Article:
MR ISITT'S LECTURE.
TO THE EDITOR. Sm,— For brilliancy and magnetic influence over the minds of some, the oration was admirable. How far, however, does the end justify the means ? Are assassinations, houghing cattle, shooting defenceless womeD, etc., to become more powerful agents in redressing grievances than the Parliament or Press ? If Mr Gladstone and those leaders (and how easily we are all led) acting with him were to denounce these outrages and refuse to agitato till they were stumped out many could admire him, None of us can withstand public opinion; yet the Careys and those applauding murders, we trust, will never educate us to this mode of redress. Politicians seem to go to any extreme for a majority, leaving the peaceful citizsn to find revenue and suppress outrages. That Mr Gladstone will in the end have a majority is certain, and the interminable Irish question, like Tennyson' 3 brook, will go on for ever, stirring up irritation and strife even amongst us colonists. Dogb Mr not grasp this ? —I am, etc, Nota Bene. Dunedin, August 17.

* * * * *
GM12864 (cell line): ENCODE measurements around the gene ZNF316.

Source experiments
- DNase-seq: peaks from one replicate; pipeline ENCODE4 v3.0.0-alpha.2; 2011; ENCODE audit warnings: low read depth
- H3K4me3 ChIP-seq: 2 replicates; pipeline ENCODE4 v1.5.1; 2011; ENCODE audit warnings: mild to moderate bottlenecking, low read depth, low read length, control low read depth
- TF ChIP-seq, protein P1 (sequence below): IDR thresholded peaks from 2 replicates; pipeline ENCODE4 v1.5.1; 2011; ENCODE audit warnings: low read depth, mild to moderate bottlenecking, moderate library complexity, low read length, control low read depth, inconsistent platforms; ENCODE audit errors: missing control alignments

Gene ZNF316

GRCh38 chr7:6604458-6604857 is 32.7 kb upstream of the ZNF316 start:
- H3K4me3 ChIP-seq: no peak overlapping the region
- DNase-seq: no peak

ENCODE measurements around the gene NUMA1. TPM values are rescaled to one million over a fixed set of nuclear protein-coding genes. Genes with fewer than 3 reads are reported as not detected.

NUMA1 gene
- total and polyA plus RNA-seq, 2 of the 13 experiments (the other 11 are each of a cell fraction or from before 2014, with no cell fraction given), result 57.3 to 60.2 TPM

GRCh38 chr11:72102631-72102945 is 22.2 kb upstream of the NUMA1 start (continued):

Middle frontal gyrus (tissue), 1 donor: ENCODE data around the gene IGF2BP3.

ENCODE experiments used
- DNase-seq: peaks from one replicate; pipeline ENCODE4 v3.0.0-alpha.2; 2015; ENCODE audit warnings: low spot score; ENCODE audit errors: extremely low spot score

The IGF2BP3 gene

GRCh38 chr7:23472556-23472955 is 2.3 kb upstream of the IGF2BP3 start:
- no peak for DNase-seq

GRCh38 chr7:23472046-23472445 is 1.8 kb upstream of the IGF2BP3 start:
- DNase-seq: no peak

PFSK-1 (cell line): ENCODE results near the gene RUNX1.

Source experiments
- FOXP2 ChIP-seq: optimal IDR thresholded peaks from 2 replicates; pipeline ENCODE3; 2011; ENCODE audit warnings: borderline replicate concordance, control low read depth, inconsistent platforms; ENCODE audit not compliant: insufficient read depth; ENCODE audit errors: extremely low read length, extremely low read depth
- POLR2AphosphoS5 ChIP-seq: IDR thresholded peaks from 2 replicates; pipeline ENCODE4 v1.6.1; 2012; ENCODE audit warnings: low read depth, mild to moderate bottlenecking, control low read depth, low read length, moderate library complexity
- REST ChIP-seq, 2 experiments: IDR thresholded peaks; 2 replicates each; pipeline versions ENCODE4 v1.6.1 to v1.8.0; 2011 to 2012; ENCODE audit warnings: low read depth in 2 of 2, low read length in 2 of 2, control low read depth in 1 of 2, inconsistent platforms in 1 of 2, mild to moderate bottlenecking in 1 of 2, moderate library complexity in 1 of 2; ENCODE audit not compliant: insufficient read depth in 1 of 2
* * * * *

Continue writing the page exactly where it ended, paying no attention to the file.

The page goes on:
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MR ISITT'S LECTURE., Evening Star, Issue 7992, 22 August 1889
MR ISITT'S LECTURE. Evening Star, Issue 7992, 22 August 1889
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